Since today is St. Patrick’s Day, we wanted our weekly edition of Monday Quotes to be from books that are set in Ireland, have Irish characters, or are written by an Irish author. We hope that if you get a chance to enjoy any of these books that you’ll let us know how much you liked them. So, for today don’t forget to wear green and “May the luck of the Irish be with you!”
“Thankfully the rest of the world assumed that the Irish were crazy, a theory that the Irish themselves did nothing to debunk. They had somehow got it into their heads that each fairy lugged around a pot of gold with him wherever he went. While it was true that LEP had a ransom fund, because of its officers’ high-risk occupation, no human had ever taken a chunk of it yet. This didn’t stop the Irish population in general from skulking around rainbows, hoping to win the supernatural lottery.”
“When Irish Guys Are Smiling” by Suzanne Supplee: Main character 17-year-old Delk Sinclair is studying abroad for one year in Ireland, it’s more than just a chance to live in Ireland, it’s also her chance to escape her family.
“How did your mother die?” asked Delk.
“Car accident,” Katie replied, gazing out over the water. “She’d been to mass. A tire blew on the way home, and she was gone. I was nineteen, Pather’s age, when it happened. My brother was only eleven.” She paused. “I do know what you’re going through.” Katie looked at her.
“Pather told you?” Katie nodded. Delk was glad Pather had told his sister; she was relieved not to have to tell the story again. “Does it ever . . . you know . . . get any better?”
Katie shrugged her narrow shoulders and smiled. “In some ways it does, but it’s a bit like running a long race with a rock in your shoe. You get used to it, but it always hurts a little.”
“Better Off Friends” by Elizabeth Eulberg: Main character Macallan goes to Ireland to visit her grandparents.
I had a lot of time to think about what I was running away from. I had the two hour drive with Dad ad Uncle Adam to O’Hare Airport. I had the connection in Boston. I had the long flight to Shannon Airprot. And then the drive with Gran and Gramps to Dingle.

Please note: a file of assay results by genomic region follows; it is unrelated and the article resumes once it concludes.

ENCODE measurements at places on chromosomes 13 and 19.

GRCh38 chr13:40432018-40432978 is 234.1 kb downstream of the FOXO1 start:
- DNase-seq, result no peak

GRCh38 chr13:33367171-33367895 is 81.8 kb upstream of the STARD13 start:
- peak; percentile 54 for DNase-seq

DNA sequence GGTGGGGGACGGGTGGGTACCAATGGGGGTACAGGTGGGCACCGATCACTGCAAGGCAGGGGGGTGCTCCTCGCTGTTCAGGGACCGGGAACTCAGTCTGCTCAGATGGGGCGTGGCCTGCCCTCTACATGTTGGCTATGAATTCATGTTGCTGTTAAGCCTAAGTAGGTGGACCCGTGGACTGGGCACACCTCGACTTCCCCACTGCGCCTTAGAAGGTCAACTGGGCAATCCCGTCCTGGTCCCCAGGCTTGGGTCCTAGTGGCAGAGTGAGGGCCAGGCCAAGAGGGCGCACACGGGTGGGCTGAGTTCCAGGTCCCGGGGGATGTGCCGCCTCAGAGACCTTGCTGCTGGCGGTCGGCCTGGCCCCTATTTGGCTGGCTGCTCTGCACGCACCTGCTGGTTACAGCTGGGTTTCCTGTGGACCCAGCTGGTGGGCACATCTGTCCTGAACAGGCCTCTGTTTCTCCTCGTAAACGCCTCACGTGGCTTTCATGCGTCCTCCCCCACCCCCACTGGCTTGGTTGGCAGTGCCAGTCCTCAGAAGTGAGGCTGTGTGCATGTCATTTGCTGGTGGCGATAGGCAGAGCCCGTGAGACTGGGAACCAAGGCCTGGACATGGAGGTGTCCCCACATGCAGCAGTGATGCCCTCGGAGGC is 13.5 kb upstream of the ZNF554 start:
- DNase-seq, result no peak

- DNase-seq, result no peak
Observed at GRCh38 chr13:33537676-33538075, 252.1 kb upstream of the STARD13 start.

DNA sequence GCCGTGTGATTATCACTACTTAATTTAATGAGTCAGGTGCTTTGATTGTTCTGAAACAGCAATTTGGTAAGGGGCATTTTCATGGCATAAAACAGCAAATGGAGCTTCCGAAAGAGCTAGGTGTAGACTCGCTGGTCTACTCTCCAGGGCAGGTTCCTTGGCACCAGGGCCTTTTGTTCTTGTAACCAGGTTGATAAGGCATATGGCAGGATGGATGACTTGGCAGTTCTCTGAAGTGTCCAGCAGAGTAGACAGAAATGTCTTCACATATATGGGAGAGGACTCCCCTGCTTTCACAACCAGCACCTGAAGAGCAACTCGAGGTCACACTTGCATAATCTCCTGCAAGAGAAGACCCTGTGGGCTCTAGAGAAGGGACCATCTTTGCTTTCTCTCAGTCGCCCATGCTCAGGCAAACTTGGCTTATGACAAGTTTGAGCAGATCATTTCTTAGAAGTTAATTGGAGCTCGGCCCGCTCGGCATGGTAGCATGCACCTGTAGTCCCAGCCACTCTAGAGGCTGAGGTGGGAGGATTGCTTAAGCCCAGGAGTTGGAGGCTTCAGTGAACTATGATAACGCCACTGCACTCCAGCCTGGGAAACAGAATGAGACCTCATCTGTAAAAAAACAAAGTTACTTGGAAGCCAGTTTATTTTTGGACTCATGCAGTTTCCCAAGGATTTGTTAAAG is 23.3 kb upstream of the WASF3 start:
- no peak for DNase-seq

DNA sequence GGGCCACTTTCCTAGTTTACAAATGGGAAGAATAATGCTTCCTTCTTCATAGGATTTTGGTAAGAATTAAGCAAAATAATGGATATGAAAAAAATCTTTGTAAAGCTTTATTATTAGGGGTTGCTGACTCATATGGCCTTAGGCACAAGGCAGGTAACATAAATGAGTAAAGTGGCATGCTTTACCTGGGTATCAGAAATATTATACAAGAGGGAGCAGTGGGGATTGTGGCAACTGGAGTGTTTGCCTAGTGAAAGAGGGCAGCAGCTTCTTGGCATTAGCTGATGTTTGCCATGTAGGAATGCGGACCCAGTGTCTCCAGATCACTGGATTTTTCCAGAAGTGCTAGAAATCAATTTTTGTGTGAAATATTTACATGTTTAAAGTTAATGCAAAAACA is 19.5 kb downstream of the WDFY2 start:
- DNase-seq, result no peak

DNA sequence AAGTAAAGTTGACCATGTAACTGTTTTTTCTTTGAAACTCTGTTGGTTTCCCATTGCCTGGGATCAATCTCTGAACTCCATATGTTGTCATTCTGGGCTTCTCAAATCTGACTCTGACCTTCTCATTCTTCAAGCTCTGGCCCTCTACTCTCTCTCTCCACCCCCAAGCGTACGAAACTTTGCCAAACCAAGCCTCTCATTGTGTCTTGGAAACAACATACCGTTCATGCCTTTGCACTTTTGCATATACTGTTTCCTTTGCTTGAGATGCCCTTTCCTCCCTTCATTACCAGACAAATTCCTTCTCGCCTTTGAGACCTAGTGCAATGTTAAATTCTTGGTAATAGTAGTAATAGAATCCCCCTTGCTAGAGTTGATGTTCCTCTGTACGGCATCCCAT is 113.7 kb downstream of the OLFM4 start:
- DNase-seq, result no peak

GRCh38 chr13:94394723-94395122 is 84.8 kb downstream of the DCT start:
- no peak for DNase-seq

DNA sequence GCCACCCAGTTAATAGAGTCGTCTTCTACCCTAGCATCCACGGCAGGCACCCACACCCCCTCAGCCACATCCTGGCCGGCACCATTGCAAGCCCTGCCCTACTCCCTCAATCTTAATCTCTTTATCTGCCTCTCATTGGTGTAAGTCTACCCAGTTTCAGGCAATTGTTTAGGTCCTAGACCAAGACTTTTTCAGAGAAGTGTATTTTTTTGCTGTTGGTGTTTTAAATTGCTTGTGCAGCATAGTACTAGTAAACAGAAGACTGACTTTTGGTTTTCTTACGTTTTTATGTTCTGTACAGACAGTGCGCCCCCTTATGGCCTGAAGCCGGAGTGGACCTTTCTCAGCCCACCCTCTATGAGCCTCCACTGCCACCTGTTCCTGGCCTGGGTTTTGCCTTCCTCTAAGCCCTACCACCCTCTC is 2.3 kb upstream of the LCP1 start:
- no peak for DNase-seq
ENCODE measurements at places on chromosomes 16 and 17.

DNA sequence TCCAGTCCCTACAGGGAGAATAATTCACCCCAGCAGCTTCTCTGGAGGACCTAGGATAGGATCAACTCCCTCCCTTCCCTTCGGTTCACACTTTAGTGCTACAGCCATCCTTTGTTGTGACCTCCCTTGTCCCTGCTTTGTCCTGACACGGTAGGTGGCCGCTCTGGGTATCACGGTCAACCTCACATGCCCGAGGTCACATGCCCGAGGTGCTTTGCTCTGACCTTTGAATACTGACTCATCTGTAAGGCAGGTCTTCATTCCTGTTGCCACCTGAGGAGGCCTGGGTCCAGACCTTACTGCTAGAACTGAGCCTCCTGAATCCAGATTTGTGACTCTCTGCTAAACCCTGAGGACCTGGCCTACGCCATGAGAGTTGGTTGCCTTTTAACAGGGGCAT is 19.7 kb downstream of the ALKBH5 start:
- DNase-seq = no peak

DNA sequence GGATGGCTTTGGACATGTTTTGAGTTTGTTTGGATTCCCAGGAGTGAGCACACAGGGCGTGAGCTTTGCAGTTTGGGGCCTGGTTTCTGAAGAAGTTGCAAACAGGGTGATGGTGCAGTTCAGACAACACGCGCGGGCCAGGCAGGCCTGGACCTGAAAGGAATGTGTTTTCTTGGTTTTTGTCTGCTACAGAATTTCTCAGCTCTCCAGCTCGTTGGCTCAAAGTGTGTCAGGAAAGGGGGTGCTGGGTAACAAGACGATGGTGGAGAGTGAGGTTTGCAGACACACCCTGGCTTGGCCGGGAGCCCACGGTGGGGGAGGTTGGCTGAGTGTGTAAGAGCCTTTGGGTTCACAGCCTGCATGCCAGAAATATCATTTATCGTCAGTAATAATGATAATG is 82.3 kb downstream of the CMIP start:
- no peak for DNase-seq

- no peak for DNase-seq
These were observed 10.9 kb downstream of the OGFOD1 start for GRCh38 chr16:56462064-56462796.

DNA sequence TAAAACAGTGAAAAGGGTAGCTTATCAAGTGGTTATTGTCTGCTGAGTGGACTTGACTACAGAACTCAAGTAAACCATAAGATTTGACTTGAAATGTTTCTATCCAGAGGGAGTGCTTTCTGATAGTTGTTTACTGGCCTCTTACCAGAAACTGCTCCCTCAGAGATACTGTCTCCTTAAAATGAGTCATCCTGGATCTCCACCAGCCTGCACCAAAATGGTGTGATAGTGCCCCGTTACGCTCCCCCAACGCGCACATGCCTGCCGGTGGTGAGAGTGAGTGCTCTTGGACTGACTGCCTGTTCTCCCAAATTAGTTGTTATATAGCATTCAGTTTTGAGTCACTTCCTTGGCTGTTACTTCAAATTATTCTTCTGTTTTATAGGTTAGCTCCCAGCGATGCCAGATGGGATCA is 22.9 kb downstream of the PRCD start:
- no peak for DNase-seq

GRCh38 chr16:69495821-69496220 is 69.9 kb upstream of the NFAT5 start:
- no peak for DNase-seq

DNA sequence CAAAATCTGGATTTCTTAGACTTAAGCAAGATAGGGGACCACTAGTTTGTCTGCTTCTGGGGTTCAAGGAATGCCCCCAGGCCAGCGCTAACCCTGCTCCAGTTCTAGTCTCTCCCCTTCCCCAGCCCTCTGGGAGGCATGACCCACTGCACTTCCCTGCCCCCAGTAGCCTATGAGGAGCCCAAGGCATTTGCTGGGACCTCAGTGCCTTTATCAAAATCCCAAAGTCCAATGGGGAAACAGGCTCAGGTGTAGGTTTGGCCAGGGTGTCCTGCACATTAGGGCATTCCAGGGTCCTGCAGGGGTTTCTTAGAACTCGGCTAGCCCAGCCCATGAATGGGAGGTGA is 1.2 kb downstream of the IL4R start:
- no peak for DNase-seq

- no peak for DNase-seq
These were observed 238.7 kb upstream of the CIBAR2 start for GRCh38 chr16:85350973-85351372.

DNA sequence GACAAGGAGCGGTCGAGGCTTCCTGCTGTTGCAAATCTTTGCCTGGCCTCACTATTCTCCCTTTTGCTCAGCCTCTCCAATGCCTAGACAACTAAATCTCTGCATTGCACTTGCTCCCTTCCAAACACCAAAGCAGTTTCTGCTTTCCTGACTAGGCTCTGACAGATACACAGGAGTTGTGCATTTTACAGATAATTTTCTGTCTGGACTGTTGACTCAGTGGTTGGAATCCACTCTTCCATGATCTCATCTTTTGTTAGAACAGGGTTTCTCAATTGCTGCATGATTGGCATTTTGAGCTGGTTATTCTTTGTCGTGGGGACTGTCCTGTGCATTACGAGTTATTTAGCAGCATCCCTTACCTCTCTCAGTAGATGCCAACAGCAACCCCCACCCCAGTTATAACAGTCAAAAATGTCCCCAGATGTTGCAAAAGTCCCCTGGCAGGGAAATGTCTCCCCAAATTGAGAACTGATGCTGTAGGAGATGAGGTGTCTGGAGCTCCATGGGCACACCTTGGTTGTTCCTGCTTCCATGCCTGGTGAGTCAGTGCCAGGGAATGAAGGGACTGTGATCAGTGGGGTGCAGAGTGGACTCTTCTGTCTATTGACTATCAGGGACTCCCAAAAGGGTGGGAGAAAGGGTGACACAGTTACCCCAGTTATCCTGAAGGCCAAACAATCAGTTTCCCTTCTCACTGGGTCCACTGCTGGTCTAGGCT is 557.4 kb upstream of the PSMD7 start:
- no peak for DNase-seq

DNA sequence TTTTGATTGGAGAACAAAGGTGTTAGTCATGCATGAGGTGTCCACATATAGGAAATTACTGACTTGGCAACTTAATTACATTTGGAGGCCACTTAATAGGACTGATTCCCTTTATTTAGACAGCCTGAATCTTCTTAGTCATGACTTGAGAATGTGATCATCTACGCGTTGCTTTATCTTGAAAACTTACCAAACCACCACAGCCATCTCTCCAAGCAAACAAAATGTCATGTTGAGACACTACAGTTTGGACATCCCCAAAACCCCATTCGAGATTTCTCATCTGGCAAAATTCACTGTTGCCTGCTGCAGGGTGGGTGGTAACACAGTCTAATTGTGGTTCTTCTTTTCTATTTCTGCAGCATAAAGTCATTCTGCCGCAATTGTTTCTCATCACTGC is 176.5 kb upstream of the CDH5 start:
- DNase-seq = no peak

At one point I stopped thinking about what time it was back home. I only concentrated about what was waiting for me in Ireland.
The “Blue-Eyed Son” Trilogy: “Mick,” “Blood Relations,” and “Dog Eat Dog” by Chris Lynch: Mick is a 15-year-old who has spent his life living in the same blue-collar, Irish American neighborhood and dealing with the difficulties of his family.
Family was my problem. Not simply the obvious problem of who was in my family-my brother, Terry-but the whole idea of family itself. Where I come from, it’s a big word, family. You hear it a lot in my neighborhood, and it means the neighborhood as much as it means actual blood relations. It includes the guys you grew up with, and the guys your dad grew up with, and the girls they hooked up with and the kids they all squeezed out. It wasn’t all important that everybody in your “family” be all Irish…as long as they lived inside your boundaries and acted like you acted and were Catholic. What family was, mostly, what it kept out.
“Ireland (Notes from a Spinning Planet #1)” by Melody Carlson: Nineteen year-old Maddie is going on her first trip outside of the country to Ireland with her Aunt Sid and Sid’s godson, Ryan.
It’s pretty humiliating to admit, but I’ve never flown in a plane before today. So wouldn’t you think that I’d be feeling pretty jazzed right now? Instead I keep grabbing onto these armrests as I ask myself why on earth I ever agreed to come on this frightening trip.…